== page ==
In the summer of 1973, Joe Hage was in the seventh grade. Together with his peers, he boarded the old Boston Whaler from Project Oceanology just as dawn began to shimmer from behind the trees of Groton’s Bluff Point. He remembers how instructors led the crowd into knee-deep waters, the velvety green marsh, eel grass tickling their mud-stuck legs, the crabs and snails and fish that flailed around in a beach seine.
To Joe, this was heaven. He was hooked for life.
More than 45 years later, the nonprofit Project Oceanology continues its mission to teach schoolchildren about the ocean. The organization shows students how to measure temperature, pH and oxygen, and lets them sift through trawl catches of fish and crabs. Next year, Project Oceanology will welcome the millionth student on board its bright blue boats.
The project did more than teach students about the ocean: It routinely collected data for more than four decades. On every boat trip, on every excursion, students scribbled their measurements onto protocol sheets. These records went into steel cabinets, which obliviously guarded a growing treasure, waiting to be lifted.
My master’s student Jacob Snyder and I decided to do just that. We painstakingly entered every recording from every data sheet we found in those cabinets. To us, it felt a bit like historians piecing together an ancient manuscript, anxious for the time when the data would finally speak. And then they did.
Our study, published on March 21, shows how rapidly temperatures in eastern Long Island Sound have increased over the past four decades. At 0.45 degrees Celsius per decade, the sound is warming four times faster than the global ocean.
This warming trend is true for the larger Northwest Atlantic shelf, of which Long Island Sound is a part, where some areas have warmed faster than 99 percent of all ocean waters on Earth. The reasons for the extraordinary warming of the Northwest Atlantic shelf are not fully understood. Scientists believe that the warm Gulf Stream is pushing farther north and onto the shelf. Polar regions are warming more than low latitudes.
Another symptom of marine climate change is ocean acidification, measured as a slow pH decline in the ocean as the water swallows the increasing amounts of carbon dioxide from human emissions. In coastal waters, pollution with nutrients like nitrogen and phosphate can come from sewers, wastewater treatment plants and fertilizer runoff, making acidification even worse.
The Project Oceanology data revealed that pH declined much more rapidly in Long Island Sound than globally, which could imply worsening conditions for shellfish farmers.
But there also seemed to be some good news. Around the year 2000, pH levels began to stabilize and even slightly rise again. This fits the timing of efforts by New York and Connecticut to curb nutrient pollution in Long Island Sound. However, rapid warming and acidification in Long Island Sound have had serious consequences for this ecosystem.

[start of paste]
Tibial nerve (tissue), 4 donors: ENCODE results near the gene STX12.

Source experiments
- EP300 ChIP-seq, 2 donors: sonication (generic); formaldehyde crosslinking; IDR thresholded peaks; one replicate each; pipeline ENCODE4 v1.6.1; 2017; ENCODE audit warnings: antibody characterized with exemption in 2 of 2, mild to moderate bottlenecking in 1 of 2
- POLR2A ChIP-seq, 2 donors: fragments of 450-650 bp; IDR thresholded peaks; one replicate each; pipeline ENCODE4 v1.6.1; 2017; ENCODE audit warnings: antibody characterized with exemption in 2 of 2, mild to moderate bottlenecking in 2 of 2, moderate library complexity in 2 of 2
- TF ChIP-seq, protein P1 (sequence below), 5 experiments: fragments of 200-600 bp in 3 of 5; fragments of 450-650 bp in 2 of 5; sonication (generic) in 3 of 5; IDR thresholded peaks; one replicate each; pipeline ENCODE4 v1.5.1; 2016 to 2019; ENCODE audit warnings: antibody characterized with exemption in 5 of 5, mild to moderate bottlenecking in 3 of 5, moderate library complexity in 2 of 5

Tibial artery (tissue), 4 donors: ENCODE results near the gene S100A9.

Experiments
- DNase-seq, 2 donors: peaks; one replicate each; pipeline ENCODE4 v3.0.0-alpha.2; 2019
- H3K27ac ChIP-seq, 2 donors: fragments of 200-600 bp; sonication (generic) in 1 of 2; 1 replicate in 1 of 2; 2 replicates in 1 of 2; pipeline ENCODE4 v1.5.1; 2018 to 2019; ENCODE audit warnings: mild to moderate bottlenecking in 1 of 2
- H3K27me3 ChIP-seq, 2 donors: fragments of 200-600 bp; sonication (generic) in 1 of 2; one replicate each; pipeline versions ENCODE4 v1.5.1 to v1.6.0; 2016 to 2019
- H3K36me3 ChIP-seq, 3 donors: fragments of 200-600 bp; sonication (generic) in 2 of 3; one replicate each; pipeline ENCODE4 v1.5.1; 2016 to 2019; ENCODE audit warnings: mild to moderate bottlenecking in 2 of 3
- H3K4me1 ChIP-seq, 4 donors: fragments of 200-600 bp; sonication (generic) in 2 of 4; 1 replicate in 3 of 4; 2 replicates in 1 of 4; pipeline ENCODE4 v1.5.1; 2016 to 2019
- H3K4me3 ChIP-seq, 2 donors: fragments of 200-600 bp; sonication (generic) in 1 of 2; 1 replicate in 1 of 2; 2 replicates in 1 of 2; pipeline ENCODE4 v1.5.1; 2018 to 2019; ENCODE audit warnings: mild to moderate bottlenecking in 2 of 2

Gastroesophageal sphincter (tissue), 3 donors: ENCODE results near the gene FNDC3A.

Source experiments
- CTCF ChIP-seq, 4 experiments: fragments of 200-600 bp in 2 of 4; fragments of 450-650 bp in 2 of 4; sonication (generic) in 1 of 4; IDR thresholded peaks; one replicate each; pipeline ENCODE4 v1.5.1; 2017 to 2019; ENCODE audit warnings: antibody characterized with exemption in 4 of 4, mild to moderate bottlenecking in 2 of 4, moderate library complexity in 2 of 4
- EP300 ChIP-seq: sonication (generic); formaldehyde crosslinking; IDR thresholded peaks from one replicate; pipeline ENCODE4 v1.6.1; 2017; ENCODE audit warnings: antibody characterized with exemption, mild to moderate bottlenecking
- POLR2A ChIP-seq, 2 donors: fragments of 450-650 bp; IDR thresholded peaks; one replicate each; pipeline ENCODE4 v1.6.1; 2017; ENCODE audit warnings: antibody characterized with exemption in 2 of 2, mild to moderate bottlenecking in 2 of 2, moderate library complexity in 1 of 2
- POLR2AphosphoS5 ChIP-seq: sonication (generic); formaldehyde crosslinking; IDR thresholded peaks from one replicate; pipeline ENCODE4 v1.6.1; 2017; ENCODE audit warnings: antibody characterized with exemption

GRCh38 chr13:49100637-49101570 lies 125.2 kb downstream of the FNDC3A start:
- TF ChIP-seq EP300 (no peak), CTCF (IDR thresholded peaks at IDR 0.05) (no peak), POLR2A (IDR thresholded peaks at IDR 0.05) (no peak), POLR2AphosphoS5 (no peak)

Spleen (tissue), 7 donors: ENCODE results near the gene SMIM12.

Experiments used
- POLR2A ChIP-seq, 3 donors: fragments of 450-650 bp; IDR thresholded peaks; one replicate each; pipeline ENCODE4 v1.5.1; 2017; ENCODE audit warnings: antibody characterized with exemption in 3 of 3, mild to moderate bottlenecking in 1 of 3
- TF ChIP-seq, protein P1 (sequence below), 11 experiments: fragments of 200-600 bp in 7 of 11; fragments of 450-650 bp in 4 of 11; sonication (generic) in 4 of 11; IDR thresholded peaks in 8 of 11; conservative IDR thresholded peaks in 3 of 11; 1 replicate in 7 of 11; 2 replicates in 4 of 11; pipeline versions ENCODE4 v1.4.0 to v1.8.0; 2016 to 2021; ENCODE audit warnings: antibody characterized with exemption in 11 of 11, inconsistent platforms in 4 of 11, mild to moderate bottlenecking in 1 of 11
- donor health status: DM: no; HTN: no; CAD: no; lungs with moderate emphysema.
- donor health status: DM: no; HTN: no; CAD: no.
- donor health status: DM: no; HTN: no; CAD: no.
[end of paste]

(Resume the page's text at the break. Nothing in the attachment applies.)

Here, our trawl data were particularly telling, showing that coldwater species such as American lobster, rock crab and winter flounder became less frequent over time. This is exactly what long-time instructors at Project Oceanology said they had noticed, too. Lobsters once supported a proud fishery in Long Island Sound, but warmer, more acidic waters, shell disease and overfishing have now decimated them to nearly complete absence.
However, a winner of dubious qualities emerged, too. Over the past decades, spider crabs have moved into Long Island Sound from the south and are now the dominant crab species in the trawls. But spider crabs are no equivalent to lobsters, neither for humans who do not like to eat them nor for the ecosystem, as spider crabs eat much more plant-based food than lobsters.
Long Island Sound has been rapidly changing, and the data collected by generations of middle and high school students just confirmed this again. Other data from Norwalk Harbor and the Connecticut Department of Energy and Environmental Protection have shown similar trends.
These changes are likely to continue. Lobsters are not likely to come back, because the waters are too warm now. Other species from the south, like black sea bass, will likely continue to establish populations in Long Island Sound.
Collectively, the data clearly show that marine climate change is happening right now in Long Island Sound. To better understand and anticipate the future of Long Island Sound, I feel that it is important that Project Oceanology and other groups continue their measurements.
This article is republished from The Conversation under a Creative Commons license. Read the original article. Hannes Baumann is Assistant Professor of Marine Sciences at the University of Connecticut.